Saturday, October 10, 2009

east bay waldorf

serenity in el sobrante

Nestled atop a ridge along Wildcat Canyon Regional Park in Contra Costa County, East Bay Waldorf School nurtures its children in the spirit of anthroposophy, educating them through the gifts of art, music, and nature. The rolling chaparral with coast live oak, eucalyptus, and maple provides the setting for this 11-acre K-8 school founded in 1980. Lavender and wild grasses grow along the perimeter, maples dot the school grounds, and a lone pepper tree stands guard next to a stuccoed bell tower in the central courtyard. A straw-bale structure houses wood-working tables, and an earthen chicken coup shelters hens and a couple of roosters. Wooden decks and large overhangs extend out from the classrooms to give students the continued feeling of protection in their daily lessons. Wood pegs lined one railing with colorful rubber boots made for small feet, apparently to let children play in puddles on rainy days - wonderful!

I was a guest teacher on Thursday, having done a main lesson for the third grade class, and an art lesson for their fourth grade class. Culturally diverse, and altogether endearing, the chidlren shared with me their joyful energy and youthful spirits.

For the third grade child, who is transitioning away from the security of oneness, and into the adventure of separateness, I had each one introduce him or herself while striking a pose, and repeating what each of their classmates also had done. As you might imagine, some had quite lively and exuberant poses, while others simple and quiet. It was my barometer to see what the students were like, and a way for me to remember their names.

Paying attention to the rhythms of our activities, I had them do a controlled exercise of passing a wood squirrel I had made, with words:

This is Sally Squirrel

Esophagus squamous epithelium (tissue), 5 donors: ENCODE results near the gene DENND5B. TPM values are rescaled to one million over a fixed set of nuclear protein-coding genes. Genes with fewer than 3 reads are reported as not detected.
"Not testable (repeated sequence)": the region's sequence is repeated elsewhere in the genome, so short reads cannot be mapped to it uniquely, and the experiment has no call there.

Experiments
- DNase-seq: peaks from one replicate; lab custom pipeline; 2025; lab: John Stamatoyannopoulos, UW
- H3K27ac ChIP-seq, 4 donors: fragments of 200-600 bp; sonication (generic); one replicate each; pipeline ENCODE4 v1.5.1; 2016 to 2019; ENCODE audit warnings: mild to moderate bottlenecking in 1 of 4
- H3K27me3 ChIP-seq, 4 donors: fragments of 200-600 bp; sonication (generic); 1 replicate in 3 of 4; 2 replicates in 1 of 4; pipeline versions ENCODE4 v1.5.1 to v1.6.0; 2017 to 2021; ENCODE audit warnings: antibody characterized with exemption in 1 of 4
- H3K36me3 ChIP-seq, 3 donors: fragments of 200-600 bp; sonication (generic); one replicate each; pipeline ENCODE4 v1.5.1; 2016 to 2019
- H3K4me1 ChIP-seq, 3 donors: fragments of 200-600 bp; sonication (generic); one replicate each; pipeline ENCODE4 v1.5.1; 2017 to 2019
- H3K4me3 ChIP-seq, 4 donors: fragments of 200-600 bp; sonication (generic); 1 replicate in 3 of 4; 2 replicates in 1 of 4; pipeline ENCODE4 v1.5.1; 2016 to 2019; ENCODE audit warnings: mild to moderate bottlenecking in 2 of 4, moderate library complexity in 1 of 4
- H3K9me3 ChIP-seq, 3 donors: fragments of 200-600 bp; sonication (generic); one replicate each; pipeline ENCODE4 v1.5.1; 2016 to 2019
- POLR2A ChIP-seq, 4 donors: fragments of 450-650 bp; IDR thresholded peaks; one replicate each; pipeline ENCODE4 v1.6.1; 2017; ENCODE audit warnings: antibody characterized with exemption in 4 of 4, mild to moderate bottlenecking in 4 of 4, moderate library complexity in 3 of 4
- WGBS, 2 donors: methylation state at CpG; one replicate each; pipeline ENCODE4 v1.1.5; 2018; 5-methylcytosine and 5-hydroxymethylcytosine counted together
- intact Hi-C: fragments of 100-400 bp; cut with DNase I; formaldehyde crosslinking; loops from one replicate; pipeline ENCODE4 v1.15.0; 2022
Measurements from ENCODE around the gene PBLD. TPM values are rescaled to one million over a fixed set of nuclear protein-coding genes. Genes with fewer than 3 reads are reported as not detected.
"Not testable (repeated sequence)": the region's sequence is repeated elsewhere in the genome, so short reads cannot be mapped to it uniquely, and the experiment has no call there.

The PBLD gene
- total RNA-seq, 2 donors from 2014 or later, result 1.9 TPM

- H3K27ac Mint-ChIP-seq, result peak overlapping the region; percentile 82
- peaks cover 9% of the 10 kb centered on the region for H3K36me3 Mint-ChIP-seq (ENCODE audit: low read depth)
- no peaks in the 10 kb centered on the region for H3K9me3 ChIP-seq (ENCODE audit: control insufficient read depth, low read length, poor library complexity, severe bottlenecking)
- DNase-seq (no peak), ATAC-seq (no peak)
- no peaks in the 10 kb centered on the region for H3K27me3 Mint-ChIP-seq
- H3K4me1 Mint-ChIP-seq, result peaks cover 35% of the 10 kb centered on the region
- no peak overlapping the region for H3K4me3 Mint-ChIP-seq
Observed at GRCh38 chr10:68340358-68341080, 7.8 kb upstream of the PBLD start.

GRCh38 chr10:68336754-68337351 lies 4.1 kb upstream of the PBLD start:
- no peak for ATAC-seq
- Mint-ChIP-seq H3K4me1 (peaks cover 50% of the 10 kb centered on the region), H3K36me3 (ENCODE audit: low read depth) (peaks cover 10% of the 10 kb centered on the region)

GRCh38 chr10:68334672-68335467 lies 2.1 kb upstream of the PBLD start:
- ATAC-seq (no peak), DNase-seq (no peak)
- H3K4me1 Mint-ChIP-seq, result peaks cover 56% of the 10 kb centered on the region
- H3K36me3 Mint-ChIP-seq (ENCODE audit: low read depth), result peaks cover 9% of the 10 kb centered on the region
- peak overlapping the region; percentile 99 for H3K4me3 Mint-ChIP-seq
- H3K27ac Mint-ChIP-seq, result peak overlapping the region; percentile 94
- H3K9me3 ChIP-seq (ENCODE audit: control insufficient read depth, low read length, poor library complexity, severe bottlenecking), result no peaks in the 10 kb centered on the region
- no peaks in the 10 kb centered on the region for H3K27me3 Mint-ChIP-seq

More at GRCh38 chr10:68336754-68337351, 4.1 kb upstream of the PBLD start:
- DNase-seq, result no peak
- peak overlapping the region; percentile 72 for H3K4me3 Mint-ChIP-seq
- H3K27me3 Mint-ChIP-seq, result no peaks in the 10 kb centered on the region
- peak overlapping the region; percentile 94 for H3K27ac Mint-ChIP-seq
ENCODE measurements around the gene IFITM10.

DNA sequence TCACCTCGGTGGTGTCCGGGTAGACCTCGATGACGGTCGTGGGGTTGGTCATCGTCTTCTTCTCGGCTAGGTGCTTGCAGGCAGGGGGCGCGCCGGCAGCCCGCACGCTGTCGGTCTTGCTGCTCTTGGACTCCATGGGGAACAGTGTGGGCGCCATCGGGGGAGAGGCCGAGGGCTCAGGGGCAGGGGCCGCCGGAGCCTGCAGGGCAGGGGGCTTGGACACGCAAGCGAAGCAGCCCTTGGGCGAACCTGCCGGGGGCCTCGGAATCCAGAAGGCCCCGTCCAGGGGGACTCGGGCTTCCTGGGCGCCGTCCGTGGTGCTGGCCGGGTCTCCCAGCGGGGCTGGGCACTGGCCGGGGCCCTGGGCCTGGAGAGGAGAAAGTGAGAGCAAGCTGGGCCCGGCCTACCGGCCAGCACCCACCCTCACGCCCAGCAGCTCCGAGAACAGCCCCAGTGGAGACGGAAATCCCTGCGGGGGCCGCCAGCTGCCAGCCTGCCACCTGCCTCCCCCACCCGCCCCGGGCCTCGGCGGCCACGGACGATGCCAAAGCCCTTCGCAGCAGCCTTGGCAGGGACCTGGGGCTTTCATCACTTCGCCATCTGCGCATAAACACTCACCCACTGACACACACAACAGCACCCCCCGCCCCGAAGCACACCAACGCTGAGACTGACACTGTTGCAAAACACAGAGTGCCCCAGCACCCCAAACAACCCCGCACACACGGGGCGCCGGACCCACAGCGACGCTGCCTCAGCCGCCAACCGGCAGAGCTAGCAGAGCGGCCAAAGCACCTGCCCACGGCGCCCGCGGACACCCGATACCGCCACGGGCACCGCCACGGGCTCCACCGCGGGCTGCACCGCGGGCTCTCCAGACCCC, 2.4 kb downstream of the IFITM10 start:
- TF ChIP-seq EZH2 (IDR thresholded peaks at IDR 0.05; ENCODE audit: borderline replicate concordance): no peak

There she goes
She will stop
Where the acorns grow!

Then they all placed acorn caps on their heads, and while balancing, sung to the tune of Little Tea Pot:

I'm a giant acorn
Here's my crown
When the wind blows
I fall down!

I then played my harp for them. After the end of each song, they asked for another one, and another. I was so glad they enjoyed the harp music.

The students were learning about time, so I brought as our new content and practice, wood blocks I fashioned from branches, along with sticks, and a circular mat (from our Syrendell Etsy shop). It was a partner activity where I instructed the children to count by ones using the short stick, and by fives using the long stick. Then, the sticks became the hands of the clock, and I gave them a time to match with their clock faces.

For storytime, I recounted from my own childhood the story of The Sleeping Giant, about my grandfather's adventures with me and my brothers through the countryside of the Philippines - the Sleeping Giant was a mountainside whose silhouette was that of a reclining man. The students are also learning about Cain and Abel, so I wanted to bring up in my story about my loving relationship with my younger brothers.

I closed with a simple verse, and their teacher then lead their rituals of getting ready for snack time. I felt blessed to have had the chance to be with the children and offer them some jewels of my life and work.

For the fourth grade class, I taught an art lesson on basic shading techniques using colored pencils. Their curriculum is all about the adventurous spirit of humankind - Norse mythology, Native American studies, California history. This is tied to their studies of zoology, geometry, and map making. The fourth grade child is expanding his or her boundaries, meeting the world with a mix of trepidation, wonder, and courage. Heroism is called for, strength and boldness is essential. Guidance is absolutely necessary.

I offered them the Warrior Code:

Fight for love
Aim for victory
Embrace fear
Accept destiny.

With reverence for the art instrument, I also asked them to recite with art pencil raised high above their heads:

In my hand I hold
The power to express
The beauty of my world
I use it with respect.

A classroom of 19 students, I prepared a drawing for each child from which they practiced shading corners and circles, creating three-dimensional spaces. In the end, using an extended version of the Warrior Code, with each word of the code I printed on the backs of their art papers, they reassembled their individual works to reveal the Midgard sea serpent! I had first prepped 20 sheets of paper by drawing a sea serpent (with artistic elements that allowed for the lesson on shading), then distributing them randomly in the classroom. It was like putting a puzzle together. The reveal was the coolest part of the lesson!

I was very thankful for East Bay Waldorf for welcoming me that day. It was clear to me that the teachers of the school cared deeply for the welfare of the children. I sensed in those I met, genuine and gentle souls.

In the peaceful setting of the school, through the spirits of the teachers, I
know that the children were loved and supported through their individual strivings.

No comments: